The sense of “live" that you've pulled from Collins is a very specific use. The only example I can think of for that specific sense is in the informal fixed phrase “live wire”:
- (informal) an energetic or enterprising person
- a wire carrying an electric current
Source: Collins Dictionary – definition of “live wire”
Generally speaking, if you want to say someone is “full of life” (unusually energetic), you'll be better off with “lively”. For example:
“He's just this great old guy — he's confined to a wheelchair, but he's so lively. He's ninety-five years old, yet you wouldn't know it to talk to him.”
Source: Jelly's Gold, by David Housewright
If you want to use “live” in its usual sense of specifying whether or not someone or something is dead, pay attention to the first definition of the adjective:
- (prenominal) showing the characteristics of life
Source: Collins Dictionary – definition of “live”
“Prenominal” means that this adjective is used before the subject. Therefore “a live person” is correct, and means that the person is not dead, is not a robot, is not a recorded voice on the phone, or, as in the following example, is not plastic in the shape of a person.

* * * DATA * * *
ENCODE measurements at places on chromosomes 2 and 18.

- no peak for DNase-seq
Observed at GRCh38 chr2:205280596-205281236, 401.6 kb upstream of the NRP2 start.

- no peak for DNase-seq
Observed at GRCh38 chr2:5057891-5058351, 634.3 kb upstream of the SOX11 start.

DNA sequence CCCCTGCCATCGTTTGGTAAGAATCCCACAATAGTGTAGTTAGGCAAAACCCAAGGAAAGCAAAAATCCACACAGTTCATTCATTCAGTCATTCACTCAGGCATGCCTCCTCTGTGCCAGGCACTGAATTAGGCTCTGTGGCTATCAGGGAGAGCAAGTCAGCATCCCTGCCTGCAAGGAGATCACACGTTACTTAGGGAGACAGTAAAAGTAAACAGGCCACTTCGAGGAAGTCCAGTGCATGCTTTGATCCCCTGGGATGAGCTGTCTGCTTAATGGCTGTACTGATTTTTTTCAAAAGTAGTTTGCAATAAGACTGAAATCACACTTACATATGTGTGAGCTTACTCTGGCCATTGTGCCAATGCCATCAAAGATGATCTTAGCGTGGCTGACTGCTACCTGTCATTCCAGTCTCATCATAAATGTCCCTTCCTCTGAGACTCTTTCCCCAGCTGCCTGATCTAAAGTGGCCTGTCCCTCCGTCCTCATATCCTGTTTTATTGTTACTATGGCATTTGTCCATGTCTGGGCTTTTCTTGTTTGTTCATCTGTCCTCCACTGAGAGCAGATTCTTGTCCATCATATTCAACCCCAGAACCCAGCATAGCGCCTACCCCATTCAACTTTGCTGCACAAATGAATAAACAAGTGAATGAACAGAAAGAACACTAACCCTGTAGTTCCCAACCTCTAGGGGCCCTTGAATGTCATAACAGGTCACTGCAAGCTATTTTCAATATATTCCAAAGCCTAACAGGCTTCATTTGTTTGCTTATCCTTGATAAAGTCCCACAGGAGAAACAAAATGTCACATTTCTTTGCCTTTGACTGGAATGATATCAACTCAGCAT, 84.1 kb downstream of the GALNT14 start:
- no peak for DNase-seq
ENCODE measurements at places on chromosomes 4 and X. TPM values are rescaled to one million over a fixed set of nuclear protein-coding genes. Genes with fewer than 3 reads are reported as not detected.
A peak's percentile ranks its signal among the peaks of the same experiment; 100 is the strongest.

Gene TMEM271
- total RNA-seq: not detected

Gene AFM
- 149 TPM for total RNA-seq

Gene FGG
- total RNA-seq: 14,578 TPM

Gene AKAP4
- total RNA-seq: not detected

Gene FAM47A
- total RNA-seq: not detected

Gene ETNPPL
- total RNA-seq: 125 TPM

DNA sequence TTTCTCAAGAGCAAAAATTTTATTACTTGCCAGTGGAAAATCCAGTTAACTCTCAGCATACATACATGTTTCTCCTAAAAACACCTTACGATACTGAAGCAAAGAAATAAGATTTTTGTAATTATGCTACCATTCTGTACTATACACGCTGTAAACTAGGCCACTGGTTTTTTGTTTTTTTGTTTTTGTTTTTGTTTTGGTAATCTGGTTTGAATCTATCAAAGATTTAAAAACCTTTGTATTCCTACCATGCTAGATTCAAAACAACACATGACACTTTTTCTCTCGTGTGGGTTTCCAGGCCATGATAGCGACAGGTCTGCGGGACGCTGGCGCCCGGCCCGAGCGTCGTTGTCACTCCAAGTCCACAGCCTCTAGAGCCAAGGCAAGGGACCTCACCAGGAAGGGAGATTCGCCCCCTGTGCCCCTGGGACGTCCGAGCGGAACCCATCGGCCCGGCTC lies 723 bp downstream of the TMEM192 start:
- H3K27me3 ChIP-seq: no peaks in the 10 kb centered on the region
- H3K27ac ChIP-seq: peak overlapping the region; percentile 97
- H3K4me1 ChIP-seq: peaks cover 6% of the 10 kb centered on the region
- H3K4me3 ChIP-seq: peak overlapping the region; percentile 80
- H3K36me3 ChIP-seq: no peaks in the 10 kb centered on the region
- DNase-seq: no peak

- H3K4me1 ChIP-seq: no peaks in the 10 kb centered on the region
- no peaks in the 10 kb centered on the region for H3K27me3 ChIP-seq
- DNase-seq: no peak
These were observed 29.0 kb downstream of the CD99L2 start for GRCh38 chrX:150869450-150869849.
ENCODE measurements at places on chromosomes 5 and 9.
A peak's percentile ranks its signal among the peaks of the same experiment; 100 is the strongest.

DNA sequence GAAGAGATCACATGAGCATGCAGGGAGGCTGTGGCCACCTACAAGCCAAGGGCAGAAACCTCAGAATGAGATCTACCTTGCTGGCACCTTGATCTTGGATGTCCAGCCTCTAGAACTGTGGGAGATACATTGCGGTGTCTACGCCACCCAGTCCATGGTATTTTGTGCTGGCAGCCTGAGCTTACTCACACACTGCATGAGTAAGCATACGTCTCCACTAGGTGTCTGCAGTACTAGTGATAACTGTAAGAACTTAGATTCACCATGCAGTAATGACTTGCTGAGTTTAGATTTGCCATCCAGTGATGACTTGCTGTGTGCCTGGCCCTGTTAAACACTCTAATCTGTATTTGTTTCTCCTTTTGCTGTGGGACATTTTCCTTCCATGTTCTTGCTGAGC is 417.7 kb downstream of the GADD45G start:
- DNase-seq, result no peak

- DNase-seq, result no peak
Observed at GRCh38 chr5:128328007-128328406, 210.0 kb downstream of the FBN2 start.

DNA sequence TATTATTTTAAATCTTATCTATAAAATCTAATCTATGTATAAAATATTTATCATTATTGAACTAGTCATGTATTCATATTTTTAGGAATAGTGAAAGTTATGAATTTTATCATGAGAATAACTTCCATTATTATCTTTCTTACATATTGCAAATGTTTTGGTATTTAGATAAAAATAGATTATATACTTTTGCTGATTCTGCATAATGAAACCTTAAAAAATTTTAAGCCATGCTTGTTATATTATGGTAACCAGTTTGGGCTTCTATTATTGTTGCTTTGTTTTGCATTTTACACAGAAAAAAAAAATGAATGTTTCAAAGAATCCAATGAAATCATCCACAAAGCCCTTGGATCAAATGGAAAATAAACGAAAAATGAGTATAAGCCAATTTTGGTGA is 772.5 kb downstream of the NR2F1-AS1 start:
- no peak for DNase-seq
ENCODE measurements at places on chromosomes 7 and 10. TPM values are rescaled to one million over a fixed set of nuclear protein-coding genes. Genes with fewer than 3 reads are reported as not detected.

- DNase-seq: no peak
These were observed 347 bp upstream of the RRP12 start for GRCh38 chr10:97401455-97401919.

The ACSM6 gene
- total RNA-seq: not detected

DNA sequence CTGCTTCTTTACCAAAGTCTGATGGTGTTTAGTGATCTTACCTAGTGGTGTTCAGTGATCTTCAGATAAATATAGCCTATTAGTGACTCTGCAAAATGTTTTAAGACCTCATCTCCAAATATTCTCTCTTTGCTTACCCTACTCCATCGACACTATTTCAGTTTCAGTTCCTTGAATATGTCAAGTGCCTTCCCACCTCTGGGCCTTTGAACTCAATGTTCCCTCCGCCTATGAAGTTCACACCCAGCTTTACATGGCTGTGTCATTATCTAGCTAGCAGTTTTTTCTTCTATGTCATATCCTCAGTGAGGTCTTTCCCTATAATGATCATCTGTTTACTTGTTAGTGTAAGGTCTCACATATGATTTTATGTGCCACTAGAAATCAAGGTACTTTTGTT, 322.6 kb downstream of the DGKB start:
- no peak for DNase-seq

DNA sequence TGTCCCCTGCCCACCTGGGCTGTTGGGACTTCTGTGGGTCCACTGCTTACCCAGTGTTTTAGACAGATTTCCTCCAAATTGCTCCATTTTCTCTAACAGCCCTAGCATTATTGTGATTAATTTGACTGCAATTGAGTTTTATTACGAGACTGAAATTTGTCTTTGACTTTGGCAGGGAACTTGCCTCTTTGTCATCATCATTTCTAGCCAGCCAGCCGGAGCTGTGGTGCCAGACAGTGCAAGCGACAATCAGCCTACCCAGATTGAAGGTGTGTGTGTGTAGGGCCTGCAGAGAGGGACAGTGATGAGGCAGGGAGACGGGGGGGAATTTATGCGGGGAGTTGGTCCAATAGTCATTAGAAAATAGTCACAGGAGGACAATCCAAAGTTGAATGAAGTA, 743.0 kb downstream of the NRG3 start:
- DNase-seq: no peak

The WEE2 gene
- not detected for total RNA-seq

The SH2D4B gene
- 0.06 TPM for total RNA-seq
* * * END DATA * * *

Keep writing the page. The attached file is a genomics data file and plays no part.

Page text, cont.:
Plastic mannequins are helpful for this kind of work, but the clients usually prefer a “live” fit or showroom model so they can see how the fabric moves with the person, and they are able to ask questions about how an article of clothing Feels. A live person also gives a more genuine feel as to how the fabric is going to drape. Or if an outfit is pulling somewhere that just does not feel right, a person (as opposed to a mannequin) can say something about it.
Source: Break into Modeling for Under $20, by Judy Goss
“An alive person” is not correct, because “alive” is postpositive, i.e. placed after the word that it refers to. That means you would want to say “A person [who is] alive”. This syntax will require you to include a being verb in order to name the state of the person. This usage is usually less metaphorical, and is generally restricted to cases were there are two options: alive or dead. For example:
Burden of proving that [a] person is alive who has not been heard of for seven years.
— Provided that when the question is whether a [person] is alive or dead, and it is proved that [the person] has not been heard of for seven years by those who would naturally have heard of [the person] if [the person] had been alive, the burden of proving that [the person] is alive is shifted to the person who affirms it.
Source: Of the Burden of Proof, §108 in The Law of Evidence by M. Monir